Do the Boomerang: The Music of Junior Walker – Don Byron
Blue Note 09463410920
Don Byron has worn many hats in his musical career. On his own albums and with others, the jazz artist has delved into Broadway and film scores, klezmer, funk, Swing, Afro-Caribbean grooves and much more. On Do the Boomerang: The Music of Junior Walker he and his band tackle the R&B dance material of the 60s instrumental hit maker. Walker was one of those rare R&B musicians who became a star without following the smooth style regulated at Motown. While his modern day profile may not be as prominent as some of his former label mates, a track such as “Shotgun” drips brilliant funk in any era.
Of course, the purpose of Boomerang isn’t to mimic but to recreate. On the opening number, “Cleo’s Mood,” the groove gets an added twist from vocalist Dean Bowman who merges the language of scat to the fields of Africa. Under Byron’s direction the songs contain more swing than the gutbucket funk created by Walker. “Ain’t That The Truth” suffers because of this approach. Byron’s tenor sax playing thrills but the polish and cleanliness of the recording subdues its potent groove. At the end things get interesting as the musicians turn the piece inside out, which is something I thought would occur more often — more twists and turns within the arrangements and moods.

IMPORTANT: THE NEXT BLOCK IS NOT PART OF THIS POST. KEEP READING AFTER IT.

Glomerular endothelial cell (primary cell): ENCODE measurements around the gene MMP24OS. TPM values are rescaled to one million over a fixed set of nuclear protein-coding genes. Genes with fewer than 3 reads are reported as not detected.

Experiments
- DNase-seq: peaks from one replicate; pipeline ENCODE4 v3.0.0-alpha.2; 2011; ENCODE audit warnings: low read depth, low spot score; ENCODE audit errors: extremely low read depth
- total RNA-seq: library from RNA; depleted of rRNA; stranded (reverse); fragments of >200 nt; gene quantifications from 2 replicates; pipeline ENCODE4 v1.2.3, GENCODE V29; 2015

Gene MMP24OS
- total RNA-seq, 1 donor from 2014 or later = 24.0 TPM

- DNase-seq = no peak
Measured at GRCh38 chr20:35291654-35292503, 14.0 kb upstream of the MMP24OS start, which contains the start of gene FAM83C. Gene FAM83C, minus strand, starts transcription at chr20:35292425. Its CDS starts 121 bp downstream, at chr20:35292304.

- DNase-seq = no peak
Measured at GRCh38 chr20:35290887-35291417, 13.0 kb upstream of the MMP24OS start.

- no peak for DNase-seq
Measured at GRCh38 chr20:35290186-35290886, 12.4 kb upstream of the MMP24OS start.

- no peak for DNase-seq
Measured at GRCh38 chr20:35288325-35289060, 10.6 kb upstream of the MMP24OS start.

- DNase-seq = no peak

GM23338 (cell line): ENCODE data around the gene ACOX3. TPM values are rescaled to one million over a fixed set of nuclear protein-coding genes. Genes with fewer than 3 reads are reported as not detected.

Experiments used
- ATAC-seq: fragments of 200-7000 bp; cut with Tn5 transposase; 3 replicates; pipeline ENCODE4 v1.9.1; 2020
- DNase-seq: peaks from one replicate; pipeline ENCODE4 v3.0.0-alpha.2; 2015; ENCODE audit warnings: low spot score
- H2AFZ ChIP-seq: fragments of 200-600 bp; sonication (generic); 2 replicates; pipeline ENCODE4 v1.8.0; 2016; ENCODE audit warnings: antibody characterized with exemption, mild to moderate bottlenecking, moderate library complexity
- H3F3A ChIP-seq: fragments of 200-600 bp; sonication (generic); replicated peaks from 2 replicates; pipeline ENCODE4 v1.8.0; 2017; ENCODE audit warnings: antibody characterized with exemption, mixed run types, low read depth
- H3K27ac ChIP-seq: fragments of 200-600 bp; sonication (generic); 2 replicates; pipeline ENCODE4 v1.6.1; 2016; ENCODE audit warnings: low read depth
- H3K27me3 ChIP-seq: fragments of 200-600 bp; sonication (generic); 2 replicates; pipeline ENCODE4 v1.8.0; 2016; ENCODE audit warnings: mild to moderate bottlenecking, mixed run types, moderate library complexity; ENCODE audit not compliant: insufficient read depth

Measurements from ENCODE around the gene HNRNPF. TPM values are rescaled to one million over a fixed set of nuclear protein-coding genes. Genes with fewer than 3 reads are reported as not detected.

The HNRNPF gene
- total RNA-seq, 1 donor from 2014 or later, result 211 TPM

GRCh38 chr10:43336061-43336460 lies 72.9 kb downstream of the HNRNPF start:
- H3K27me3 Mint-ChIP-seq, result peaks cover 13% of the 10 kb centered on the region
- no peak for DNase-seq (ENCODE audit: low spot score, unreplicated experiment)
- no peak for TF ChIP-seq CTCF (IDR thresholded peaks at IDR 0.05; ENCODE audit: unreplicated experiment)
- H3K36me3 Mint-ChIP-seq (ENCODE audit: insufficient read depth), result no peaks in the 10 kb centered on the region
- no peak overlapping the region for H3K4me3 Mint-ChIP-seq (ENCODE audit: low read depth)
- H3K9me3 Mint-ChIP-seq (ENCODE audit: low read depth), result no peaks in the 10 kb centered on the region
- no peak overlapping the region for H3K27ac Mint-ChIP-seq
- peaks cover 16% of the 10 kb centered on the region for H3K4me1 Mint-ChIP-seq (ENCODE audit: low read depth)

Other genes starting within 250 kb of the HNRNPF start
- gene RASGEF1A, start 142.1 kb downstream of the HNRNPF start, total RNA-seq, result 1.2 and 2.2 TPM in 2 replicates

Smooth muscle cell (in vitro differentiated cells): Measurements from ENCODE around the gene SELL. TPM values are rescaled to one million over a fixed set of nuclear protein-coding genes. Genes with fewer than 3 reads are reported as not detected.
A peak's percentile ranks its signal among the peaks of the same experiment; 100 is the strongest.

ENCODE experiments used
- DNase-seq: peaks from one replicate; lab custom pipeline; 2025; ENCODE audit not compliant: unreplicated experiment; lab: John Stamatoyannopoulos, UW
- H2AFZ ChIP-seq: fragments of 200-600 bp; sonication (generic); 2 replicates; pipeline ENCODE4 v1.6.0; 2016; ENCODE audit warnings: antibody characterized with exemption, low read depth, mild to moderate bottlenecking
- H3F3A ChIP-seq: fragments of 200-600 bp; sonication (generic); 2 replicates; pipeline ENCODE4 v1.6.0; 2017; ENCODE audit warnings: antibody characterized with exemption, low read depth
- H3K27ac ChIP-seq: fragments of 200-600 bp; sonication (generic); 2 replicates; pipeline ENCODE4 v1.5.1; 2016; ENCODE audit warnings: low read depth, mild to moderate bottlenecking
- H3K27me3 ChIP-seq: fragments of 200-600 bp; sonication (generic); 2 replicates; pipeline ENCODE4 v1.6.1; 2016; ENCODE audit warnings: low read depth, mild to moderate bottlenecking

By the title track, it seems as if the players have warmed up to the material with “Mark Anthony Speaks” finding solid footing. A single foray away from Walker finds the group playing James Brown’s “There It Is,” a nice simmering funk workout. The latter half of the album maintains the energetic flow, particularly “Pucker Up Buttercup,” which causes Byron and company (including guest Chris Thomas King) to wind their way towards making a good impression. Now that “Do the Boomerang” has shed much-deserved light on Walker, I’m sure Byron wouldn’t mind a little encouragement to those reading this to check out the original. Here’s to hoping for an updated re-issue of Walker’s material so that others may discover his music.